We basically do binary search, and we find our min element when start == end.

If A[mid] > A[end], that means the pivot point (or the min element) is on right side. So we go right, else we go left.

But since we could have duplicates, if all three positions start, mid and end have same numbers, we could not decide which side will have the pivot. So, we increment start (or equivalently decrement end) and search again.

For worst case, such as the array with all the elements same, this could take a linear time i.e. O(n). For other general cases, where we could have some duplicate elements here and there, it essentially takes logarithmic time O(lgn). The same logic applies if have no duplicates, in which case we won't be needing the first check for equality of start, mid and end, though it won't harm keeping the check!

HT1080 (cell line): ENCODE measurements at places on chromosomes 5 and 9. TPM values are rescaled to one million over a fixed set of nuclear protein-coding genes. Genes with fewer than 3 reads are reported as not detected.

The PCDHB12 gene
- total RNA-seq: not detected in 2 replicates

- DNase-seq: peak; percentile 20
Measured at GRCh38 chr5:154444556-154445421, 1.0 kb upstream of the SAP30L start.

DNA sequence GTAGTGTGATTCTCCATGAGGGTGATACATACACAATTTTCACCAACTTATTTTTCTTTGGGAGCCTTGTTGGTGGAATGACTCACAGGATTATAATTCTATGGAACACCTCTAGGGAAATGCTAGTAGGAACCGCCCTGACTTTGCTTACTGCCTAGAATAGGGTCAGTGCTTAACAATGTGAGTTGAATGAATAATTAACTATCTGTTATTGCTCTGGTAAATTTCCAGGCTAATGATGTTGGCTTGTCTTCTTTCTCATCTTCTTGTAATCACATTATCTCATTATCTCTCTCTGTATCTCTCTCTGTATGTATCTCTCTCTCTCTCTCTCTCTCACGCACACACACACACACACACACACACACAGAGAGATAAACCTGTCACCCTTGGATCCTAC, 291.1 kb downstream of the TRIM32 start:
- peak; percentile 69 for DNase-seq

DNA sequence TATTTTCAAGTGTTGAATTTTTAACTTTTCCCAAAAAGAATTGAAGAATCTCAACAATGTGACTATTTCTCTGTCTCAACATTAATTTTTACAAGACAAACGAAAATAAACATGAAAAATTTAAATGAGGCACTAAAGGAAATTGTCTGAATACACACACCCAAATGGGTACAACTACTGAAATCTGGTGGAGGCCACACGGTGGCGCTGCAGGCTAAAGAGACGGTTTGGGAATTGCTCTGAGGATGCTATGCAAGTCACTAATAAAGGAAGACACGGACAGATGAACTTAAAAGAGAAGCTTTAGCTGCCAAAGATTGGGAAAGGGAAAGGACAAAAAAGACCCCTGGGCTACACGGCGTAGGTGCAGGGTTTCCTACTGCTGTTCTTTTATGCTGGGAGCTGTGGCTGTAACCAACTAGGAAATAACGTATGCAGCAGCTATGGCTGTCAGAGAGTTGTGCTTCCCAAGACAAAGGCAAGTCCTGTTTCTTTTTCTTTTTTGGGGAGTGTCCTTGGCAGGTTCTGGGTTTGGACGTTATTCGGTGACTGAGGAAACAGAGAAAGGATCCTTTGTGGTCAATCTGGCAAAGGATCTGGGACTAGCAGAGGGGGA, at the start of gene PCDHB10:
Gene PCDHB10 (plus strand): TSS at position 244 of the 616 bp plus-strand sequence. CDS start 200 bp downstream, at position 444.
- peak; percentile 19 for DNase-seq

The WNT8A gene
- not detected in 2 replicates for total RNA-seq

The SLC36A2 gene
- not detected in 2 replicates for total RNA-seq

```
public class Solution {
public int findMin(int[] nums) {
return findMinWithDup(nums, 0, nums.length - 1);
}
int findMinWithDup(int[] nums, int start, int end) {
if(start == end)
return nums[start];
int mid = (start + end) / 2;
if(nums[start] == nums[mid] && nums[mid] == nums[end])
return findMinWithDup(nums, start + 1, end);
if(nums[mid] > nums[end]) // so left side is sorted array, but pivot point is right side.. so go right
return findMinWithDup(nums, mid + 1, end);
return findMinWithDup(nums, start, mid);
}
}
```